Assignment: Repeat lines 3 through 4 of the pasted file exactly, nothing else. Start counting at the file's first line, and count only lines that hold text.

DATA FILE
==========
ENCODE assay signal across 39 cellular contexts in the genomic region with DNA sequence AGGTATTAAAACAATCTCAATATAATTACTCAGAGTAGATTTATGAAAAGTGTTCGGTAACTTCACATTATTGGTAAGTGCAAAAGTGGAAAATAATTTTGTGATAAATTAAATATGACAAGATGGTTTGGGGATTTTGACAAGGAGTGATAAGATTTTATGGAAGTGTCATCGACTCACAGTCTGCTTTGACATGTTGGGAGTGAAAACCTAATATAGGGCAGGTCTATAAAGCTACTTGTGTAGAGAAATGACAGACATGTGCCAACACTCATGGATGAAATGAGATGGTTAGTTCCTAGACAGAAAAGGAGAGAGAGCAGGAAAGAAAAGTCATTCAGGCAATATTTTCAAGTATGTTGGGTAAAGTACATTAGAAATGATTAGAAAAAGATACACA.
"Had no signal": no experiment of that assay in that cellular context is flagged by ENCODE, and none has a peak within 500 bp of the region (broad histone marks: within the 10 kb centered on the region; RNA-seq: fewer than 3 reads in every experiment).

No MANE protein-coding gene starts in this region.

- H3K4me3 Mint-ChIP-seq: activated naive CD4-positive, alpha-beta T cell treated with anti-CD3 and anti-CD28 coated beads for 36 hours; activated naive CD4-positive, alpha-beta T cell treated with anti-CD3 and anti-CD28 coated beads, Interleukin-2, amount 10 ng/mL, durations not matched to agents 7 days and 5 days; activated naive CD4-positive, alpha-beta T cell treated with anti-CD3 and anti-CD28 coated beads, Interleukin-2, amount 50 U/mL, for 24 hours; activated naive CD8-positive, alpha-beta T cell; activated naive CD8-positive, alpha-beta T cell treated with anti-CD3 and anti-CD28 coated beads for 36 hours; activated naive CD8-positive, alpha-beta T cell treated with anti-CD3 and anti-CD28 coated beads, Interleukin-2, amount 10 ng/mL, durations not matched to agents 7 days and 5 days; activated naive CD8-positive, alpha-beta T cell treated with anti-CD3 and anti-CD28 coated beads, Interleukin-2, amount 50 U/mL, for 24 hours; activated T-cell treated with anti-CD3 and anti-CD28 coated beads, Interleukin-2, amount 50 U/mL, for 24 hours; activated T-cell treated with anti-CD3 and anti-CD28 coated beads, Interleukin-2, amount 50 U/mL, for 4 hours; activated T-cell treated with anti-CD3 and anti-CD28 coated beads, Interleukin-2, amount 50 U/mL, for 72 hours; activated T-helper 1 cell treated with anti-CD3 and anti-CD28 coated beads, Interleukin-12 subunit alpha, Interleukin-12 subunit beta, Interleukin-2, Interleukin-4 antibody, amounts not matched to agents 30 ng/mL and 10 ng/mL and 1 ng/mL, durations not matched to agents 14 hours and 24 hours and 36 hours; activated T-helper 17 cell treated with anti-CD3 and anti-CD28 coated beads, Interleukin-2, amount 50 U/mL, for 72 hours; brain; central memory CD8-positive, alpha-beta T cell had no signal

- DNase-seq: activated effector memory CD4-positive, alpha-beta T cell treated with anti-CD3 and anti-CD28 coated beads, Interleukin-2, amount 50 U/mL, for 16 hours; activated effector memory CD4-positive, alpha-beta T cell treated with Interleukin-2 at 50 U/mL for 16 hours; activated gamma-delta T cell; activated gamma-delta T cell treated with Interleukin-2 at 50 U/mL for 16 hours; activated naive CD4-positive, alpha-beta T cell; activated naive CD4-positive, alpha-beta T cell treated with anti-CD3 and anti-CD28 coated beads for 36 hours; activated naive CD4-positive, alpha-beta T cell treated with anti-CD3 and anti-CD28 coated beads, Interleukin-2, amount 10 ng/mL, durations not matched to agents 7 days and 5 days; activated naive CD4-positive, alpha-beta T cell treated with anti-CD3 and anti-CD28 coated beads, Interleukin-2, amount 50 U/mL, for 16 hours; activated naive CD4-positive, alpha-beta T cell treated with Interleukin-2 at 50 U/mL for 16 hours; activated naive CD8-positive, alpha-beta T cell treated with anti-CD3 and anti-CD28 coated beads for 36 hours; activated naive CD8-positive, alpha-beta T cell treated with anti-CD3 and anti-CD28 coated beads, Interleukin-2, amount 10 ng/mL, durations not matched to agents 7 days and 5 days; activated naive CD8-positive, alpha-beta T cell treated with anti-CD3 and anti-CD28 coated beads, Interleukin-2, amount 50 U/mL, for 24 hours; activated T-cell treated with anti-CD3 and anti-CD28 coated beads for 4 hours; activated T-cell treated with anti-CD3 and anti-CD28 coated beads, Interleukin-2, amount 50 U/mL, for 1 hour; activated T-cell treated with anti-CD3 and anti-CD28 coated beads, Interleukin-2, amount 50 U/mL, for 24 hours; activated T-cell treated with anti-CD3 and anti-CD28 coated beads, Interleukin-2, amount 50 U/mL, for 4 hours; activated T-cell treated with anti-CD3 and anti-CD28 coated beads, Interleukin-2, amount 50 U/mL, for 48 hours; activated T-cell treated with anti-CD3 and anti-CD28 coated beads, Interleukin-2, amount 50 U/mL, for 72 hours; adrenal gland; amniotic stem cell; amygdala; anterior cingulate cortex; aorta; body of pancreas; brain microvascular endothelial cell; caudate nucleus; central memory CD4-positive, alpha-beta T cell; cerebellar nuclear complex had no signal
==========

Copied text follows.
No MANE protein-coding gene starts in this region.

- H3K4me3 Mint-ChIP-seq: activated naive CD4-positive, alpha-beta T cell treated with anti-CD3 and anti-CD28 coated beads for 36 hours; activated naive CD4-positive, alpha-beta T cell treated with anti-CD3 and anti-CD28 coated beads, Interleukin-2, amount 10 ng/mL, durations not matched to agents 7 days and 5 days; activated naive CD4-positive, alpha-beta T cell treated with anti-CD3 and anti-CD28 coated beads, Interleukin-2, amount 50 U/mL, for 24 hours; activated naive CD8-positive, alpha-beta T cell; activated naive CD8-positive, alpha-beta T cell treated with anti-CD3 and anti-CD28 coated beads for 36 hours; activated naive CD8-positive, alpha-beta T cell treated with anti-CD3 and anti-CD28 coated beads, Interleukin-2, amount 10 ng/mL, durations not matched to agents 7 days and 5 days; activated naive CD8-positive, alpha-beta T cell treated with anti-CD3 and anti-CD28 coated beads, Interleukin-2, amount 50 U/mL, for 24 hours; activated T-cell treated with anti-CD3 and anti-CD28 coated beads, Interleukin-2, amount 50 U/mL, for 24 hours; activated T-cell treated with anti-CD3 and anti-CD28 coated beads, Interleukin-2, amount 50 U/mL, for 4 hours; activated T-cell treated with anti-CD3 and anti-CD28 coated beads, Interleukin-2, amount 50 U/mL, for 72 hours; activated T-helper 1 cell treated with anti-CD3 and anti-CD28 coated beads, Interleukin-12 subunit alpha, Interleukin-12 subunit beta, Interleukin-2, Interleukin-4 antibody, amounts not matched to agents 30 ng/mL and 10 ng/mL and 1 ng/mL, durations not matched to agents 14 hours and 24 hours and 36 hours; activated T-helper 17 cell treated with anti-CD3 and anti-CD28 coated beads, Interleukin-2, amount 50 U/mL, for 72 hours; brain; central memory CD8-positive, alpha-beta T cell had no signal